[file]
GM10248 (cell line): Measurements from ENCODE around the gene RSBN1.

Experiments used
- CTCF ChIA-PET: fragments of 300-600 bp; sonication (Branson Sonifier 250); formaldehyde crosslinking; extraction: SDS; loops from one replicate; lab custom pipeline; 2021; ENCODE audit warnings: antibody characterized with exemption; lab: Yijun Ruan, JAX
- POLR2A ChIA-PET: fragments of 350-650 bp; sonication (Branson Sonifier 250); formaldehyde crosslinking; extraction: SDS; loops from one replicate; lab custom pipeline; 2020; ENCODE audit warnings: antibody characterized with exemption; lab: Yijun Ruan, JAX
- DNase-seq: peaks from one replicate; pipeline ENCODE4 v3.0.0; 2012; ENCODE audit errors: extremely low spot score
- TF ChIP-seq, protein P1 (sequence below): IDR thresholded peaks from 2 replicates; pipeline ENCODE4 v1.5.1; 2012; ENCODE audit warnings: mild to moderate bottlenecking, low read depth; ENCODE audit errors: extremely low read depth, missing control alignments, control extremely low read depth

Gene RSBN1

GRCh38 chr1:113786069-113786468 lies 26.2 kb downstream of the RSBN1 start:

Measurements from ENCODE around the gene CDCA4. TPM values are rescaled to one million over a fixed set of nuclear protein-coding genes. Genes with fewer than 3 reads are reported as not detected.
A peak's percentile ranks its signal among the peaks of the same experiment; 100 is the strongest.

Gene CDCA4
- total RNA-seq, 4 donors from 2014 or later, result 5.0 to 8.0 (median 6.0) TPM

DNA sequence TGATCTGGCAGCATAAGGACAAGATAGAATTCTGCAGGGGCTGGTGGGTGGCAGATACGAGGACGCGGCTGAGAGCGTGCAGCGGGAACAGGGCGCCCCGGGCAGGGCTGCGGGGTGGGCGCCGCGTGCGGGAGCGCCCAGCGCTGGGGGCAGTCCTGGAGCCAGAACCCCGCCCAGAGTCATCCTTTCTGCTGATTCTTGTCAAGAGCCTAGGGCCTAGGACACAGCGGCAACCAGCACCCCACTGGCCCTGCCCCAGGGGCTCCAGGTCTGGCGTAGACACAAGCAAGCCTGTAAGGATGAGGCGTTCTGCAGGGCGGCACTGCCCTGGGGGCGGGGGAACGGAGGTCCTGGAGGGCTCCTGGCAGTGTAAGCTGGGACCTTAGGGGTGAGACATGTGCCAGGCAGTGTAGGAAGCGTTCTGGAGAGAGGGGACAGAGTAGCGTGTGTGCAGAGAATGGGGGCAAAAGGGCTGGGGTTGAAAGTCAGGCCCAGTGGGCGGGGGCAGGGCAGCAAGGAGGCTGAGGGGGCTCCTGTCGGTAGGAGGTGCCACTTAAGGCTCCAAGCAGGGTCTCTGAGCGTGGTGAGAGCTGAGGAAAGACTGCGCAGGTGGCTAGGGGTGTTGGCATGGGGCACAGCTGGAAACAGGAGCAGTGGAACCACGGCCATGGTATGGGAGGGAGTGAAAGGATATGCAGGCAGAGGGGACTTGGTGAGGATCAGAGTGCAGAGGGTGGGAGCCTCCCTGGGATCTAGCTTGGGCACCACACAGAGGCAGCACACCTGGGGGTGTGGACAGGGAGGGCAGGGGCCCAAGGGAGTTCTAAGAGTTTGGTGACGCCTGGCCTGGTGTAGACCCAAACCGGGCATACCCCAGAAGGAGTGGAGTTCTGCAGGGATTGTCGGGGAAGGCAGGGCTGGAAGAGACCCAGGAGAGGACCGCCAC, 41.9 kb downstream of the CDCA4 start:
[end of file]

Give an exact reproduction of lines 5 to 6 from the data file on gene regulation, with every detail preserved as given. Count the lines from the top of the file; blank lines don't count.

- DNase-seq: peaks from one replicate; pipeline ENCODE4 v3.0.0; 2012; ENCODE audit errors: extremely low spot score
- TF ChIP-seq, protein P1 (sequence below): IDR thresholded peaks from 2 replicates; pipeline ENCODE4 v1.5.1; 2012; ENCODE audit warnings: mild to moderate bottlenecking, low read depth; ENCODE audit errors: extremely low read depth, missing control alignments, control extremely low read depth